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I Cry Too — Black Men and Mental Health Stigma.

In his November 2016 article entitled, On Black men and Mental Health, scholar Jonathan P. Higgins wrote on the cultural expectations of black masculinity and their connections to the plights of mental illness among black men in their communities. Using examples of the gradual, and public mental deterioration of well-known hip-hop artists such as Kanye West and Kid Cudi, Higgins explained how many black men evade treatment for mental health issues out of fear of being stigmatized and possessing depleted masculinity. He refers to Kid Cudi’s Facebook declaration of his admittance into a rehab facility after explaining his battle with anxiety, depression and suicidal ideations. In addition to addressing Cudi’s post, Higgins divulges into Kanye West’s ranting episode at his concert in which he spoke about his failing relationships before abruptly ending the show, as a means to exemplify what often happens when people fail to get treatment for their mental and emotional issues. Higgins speaks of his personal battles with mental health and its conjunction to the toxicity of black masculinity. He ends the article with a call to the black community to encourage men to seek the help that they need and end the stigmatization of mental health struggles.

While I believe this subject should be published in all media platforms, I took well to the independence of the article, as it is a part of The Roots website which is directed at providing opinions and factual news on the happenings in the black community. The purpose of the work is to enlighten people on the presence of mental health issues amongst black men, it struck me on a level beyond academia.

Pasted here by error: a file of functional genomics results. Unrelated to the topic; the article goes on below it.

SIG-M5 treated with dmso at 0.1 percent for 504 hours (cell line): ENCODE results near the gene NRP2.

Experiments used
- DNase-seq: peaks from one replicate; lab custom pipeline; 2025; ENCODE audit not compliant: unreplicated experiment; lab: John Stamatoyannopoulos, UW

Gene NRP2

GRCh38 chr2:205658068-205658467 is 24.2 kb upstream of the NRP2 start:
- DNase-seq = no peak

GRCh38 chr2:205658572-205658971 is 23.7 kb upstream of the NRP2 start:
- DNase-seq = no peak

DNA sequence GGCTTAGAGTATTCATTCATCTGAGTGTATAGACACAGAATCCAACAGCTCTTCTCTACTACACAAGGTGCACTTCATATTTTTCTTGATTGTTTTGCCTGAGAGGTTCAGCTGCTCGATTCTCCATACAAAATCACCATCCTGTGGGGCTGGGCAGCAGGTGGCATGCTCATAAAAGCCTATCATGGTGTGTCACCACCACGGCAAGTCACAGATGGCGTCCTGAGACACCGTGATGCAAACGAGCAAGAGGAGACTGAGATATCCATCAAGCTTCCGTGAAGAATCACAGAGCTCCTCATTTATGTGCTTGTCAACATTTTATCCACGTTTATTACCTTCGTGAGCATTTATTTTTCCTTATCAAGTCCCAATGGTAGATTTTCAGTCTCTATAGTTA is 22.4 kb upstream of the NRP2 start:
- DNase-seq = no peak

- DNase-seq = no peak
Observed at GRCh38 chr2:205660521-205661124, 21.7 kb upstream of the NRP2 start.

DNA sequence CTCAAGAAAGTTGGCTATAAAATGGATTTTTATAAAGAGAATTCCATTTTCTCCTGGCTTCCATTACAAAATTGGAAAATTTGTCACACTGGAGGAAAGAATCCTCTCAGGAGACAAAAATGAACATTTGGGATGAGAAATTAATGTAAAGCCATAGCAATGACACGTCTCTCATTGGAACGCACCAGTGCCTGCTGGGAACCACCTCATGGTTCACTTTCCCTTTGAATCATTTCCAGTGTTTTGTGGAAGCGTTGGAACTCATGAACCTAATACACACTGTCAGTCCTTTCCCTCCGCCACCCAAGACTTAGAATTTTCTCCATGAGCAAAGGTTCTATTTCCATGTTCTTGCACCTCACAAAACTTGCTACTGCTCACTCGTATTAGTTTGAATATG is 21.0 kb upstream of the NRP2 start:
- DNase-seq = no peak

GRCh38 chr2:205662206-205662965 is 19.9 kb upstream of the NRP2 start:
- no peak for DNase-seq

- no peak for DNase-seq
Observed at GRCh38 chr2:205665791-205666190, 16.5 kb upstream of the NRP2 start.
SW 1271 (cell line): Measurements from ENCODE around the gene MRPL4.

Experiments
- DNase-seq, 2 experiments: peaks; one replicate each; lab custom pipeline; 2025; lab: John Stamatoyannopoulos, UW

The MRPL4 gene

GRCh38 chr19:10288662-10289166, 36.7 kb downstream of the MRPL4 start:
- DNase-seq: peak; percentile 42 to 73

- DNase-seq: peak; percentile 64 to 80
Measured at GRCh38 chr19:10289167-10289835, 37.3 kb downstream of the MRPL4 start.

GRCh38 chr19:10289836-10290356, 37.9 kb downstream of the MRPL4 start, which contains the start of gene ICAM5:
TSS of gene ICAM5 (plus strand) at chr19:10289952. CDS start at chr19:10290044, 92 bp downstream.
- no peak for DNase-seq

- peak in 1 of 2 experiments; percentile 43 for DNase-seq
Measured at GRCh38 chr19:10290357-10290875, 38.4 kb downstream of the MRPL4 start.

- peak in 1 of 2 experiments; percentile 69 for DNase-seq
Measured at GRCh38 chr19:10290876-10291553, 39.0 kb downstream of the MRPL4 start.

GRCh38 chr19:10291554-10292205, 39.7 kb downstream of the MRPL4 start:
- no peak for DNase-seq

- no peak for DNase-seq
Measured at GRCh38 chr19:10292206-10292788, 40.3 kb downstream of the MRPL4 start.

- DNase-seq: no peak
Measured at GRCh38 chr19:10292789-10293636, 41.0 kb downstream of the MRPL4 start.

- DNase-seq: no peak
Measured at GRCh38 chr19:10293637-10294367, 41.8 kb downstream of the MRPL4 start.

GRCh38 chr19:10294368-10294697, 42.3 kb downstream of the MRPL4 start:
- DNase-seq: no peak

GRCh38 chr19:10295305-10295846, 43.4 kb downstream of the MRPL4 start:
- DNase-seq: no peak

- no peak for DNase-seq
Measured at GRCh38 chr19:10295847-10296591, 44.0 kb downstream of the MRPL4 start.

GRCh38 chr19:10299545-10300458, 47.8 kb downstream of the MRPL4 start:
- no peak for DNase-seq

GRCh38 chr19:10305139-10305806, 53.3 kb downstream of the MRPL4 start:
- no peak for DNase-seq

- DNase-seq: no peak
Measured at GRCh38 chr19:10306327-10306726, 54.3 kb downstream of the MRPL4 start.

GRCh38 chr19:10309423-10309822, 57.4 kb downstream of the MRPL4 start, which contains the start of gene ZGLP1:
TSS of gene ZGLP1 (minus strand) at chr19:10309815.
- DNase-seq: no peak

“As a black man that has struggled with depression and anxiety throughout much of his adolescence and early adulthood, the article provided me with a personal connection to the exemplary artists, especially since I actively listen to their music.”

Furthermore, the article reinforced my position on emotional expression as being vital and should be encouraged when working or interacting with black men and boys.

Coupling Higgins’ work with that of other scholars, the conversation on mental health issues within the black community is based on two concepts, identity and stigma. These concepts are heavily interdependent. For example, in the 2009 article on black male mental health and well-being, researcher Daphne C. Watkins and her colleagues, discussed the connection between gender socialization and mental health. Their findings emphasized that black men are socialized to be strong and emotionless, with the exception of anger or sadness as result of extreme situation (i.e death of a parent.), and thus they view mental health challenges as a direct blow to their masculinity and are less likely to receive help. For these men, the identity of mental illness is one of weakness and estrangement rather than normalcy. With Watkins and Higgins’ work, I hold their viewpoints to be accurate. The socialization of the black male to be a person of minimal emotional expression — while also bearing the multifaceted load of racism and other social developments — ironically assists my understanding on how the identity of mental illness within black men is about as common as they are told to “Man Up.”